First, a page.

If you’ve been car shopping lately, you might have noticed the fuel economy window sticker looks a little different than before. The EPA recently began rolling out redesigned stickers for a number of different vehicle types – simply because car shoppers today are asking for information that’s simple, relevant and downloadable.
Looking at the new stickers, you might think, “Wow, there’s way more information on this one than the old one.” With the different vehicle types now available and the government’s regulation of vehicle emissions, consumers want—and need—to know more than how many miles per gallon they can expect to get. Here is a quick overview of what you’ll find on the new Fuel Economy and Environment labels for gasoline vehicles.
Fuel Economy (2, 3, 4 and 6) –The standard metric of miles per gallon (or miles per gallon of gasoline-equivalent for plug-in hybrid and electric vehicles) still appears on the new sticker. The only real change is that combined city/highway MPG is more prominent than before (because that’s what most of us want to know anyway). Annual fuel costs and estimated savings in fuel costs over five years are also provided.
Fuel Consumption (5) – Making its sticker debut is the fuel consumption metric, which most view as being a more accurate comparison tool of energy usage among different vehicles. Basically, it tells you how many gallons of gas or gas-equivalent the vehicle uses per 100 miles of driving. (The electric vehicle sticker uses kilowatt-hours per 100 miles.) This results in a more even metric that can be used to compare all vehicle types.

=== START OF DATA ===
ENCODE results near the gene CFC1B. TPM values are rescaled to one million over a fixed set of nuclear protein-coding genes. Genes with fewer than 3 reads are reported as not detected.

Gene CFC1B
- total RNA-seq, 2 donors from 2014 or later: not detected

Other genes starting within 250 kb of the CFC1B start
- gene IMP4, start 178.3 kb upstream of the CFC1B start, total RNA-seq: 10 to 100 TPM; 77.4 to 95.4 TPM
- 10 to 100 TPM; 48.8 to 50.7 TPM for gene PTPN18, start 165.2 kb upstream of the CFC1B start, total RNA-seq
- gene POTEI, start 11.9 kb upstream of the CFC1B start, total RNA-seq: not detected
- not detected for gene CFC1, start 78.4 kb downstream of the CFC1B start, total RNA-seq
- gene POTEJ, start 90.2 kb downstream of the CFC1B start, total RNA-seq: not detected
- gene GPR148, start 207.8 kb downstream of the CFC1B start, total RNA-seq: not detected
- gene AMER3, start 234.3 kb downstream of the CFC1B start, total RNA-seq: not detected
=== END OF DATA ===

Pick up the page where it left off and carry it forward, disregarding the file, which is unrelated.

Fuel Emissions (7, 8 and 9) – Also new to the sticker is what I’ll call the environmental portion, which includes the fuel economy and greenhouse gas rating, smog rating and carbon dioxide emissions. Every vehicle is assigned a rating on a scale of 1 (worst) to 10 (best) with regards to fuel economy and greenhouse gas emissions as well as smog. While not all states have regulations regarding these metrics right now, it’s likely they will in the future. That being said, the new stickers have graphics depicting where your vehicle falls on these spectrums. They also provide the vehicle’s carbon dioxide emissions in grams per mile.
QR Code (11) – After all the fine print, you’ll find a QR code on the new stickers. Scanning the code with your smartphone will take you to helpful tools and additional information about the vehicle.
Image courtesy of the U.S. Department of Energy’s website: www.fueleconomy.gov